AGA further and clearly shown how so bad was the decision to use the bitplanes


You're basically confirming exactly what I wrote: Miner took the bnest decision he COULD take at the time: when having a fast andf flexible blitter was a thing.

As I've already said, it was NOT the best decision at the time. In fact, Miner lately said that he wanted to use packed graphic: why this statement if bitplanes were the best decision? It doesn't make sense. This sentence only makes sense if bitplanes were NOT the best decision.

In fact, the Blitter was NOT fast and flexible. It was only simple to design (at the hardware level). Which does NOT mean that it was good / better.
Quote:
Amiga got a fair good reputation in the gaming community for its 2D graphics, and it beated everything which was around at its time.

The fact that Amiga had a good reputation at the time does NOT mean that using bitplanes was the best decision. Paolone, this is a logical fallacy: the first is NOT a consequence of the second.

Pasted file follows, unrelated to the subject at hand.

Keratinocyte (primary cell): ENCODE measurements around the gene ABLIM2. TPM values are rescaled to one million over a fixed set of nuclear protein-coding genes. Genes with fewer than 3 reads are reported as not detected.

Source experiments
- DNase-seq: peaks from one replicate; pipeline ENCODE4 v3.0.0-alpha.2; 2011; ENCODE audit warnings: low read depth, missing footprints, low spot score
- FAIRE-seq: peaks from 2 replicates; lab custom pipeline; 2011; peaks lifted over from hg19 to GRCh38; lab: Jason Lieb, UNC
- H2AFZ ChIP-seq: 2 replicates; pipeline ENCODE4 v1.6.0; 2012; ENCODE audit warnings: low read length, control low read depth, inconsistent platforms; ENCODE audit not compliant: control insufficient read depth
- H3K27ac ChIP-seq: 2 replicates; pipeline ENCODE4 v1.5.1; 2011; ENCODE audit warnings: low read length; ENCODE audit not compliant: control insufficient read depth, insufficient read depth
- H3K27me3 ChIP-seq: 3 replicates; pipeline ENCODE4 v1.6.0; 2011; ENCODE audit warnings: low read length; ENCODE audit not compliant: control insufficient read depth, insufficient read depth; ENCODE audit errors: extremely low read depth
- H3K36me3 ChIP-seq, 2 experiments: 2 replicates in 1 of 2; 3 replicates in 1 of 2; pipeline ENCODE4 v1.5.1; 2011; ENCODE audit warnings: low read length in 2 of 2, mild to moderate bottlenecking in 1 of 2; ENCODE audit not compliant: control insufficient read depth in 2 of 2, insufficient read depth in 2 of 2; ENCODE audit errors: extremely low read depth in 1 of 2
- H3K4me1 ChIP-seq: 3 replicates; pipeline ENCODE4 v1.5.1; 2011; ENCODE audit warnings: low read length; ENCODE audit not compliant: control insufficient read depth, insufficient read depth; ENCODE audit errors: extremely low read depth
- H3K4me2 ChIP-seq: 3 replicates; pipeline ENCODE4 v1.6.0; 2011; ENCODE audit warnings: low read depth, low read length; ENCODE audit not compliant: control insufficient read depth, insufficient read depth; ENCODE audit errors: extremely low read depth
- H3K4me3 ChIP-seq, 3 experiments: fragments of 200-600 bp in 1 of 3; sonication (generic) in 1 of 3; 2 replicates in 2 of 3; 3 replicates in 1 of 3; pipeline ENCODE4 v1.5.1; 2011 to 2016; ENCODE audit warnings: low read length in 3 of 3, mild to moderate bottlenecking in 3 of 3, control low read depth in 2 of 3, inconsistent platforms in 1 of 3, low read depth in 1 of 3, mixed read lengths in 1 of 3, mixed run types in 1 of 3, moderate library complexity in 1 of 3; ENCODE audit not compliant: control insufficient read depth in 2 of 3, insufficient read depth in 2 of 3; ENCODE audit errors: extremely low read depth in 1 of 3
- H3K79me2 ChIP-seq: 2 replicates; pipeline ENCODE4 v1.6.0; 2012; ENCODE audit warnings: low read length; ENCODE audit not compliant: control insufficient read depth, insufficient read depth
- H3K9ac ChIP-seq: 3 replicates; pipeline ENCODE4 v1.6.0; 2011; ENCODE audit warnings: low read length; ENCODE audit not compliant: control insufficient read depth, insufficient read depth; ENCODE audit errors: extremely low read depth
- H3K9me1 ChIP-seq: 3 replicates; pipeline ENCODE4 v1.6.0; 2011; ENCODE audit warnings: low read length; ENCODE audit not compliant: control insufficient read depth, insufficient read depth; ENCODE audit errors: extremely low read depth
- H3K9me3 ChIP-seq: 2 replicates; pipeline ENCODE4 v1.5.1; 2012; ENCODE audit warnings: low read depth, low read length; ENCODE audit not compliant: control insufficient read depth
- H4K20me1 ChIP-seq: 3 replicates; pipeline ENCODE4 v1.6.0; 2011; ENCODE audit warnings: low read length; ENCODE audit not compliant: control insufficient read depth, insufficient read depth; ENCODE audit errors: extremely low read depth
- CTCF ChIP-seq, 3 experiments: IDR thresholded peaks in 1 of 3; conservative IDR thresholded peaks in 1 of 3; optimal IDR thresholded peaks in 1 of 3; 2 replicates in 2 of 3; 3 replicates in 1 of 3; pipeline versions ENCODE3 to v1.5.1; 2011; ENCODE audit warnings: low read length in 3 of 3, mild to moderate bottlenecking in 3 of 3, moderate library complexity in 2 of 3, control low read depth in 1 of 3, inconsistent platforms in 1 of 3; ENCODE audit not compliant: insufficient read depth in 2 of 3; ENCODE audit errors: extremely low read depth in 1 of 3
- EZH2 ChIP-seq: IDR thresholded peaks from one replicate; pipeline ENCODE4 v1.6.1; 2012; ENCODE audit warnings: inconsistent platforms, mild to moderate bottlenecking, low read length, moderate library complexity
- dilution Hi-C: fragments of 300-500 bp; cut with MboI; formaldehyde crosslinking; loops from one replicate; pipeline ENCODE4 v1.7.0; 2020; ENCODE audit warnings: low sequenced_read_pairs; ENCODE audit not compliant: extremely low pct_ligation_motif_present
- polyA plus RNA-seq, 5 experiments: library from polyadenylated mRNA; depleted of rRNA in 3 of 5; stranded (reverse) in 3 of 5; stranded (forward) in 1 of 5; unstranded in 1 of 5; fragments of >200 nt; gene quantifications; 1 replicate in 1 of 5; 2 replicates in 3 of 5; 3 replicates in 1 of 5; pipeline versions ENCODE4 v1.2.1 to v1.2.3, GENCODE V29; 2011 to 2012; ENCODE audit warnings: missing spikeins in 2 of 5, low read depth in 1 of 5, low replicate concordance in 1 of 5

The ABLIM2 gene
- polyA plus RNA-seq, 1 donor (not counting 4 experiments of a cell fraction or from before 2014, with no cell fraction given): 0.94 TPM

The main problem is that you clearly do NOT know how the Amiga hardware worked neither how to program it to make videogames (and possibly to squeeze the most from the hardware).

At the time you were only taking videogames and reviewing them. I, on the exact contrary, was writing videogame: so I know what I'm talking about. Fightin' Spirits was released (and maybe you know it), and I was the coder which has written its graphic engine. Unfortunately USA Racing wasn't released, but technically he could have shown its strengths as well.

Anyway, I don't want to fall to another logical fallacy (the argument from authority); I and other colleagues are close to reopen a technlogical blog (Appunti Digitali). Once we start I'll write two articles: one which (mathematically) proves that packed/chunky graphics is almost always better than bitplanes, and another one which shows how bitplanes are used on the Amiga and how they crippled the platform due to this decision (instead of having packed graphics) while also making the life much worse to coders.
Quote:
THEN, AGA showed how bad this decision was in realiy.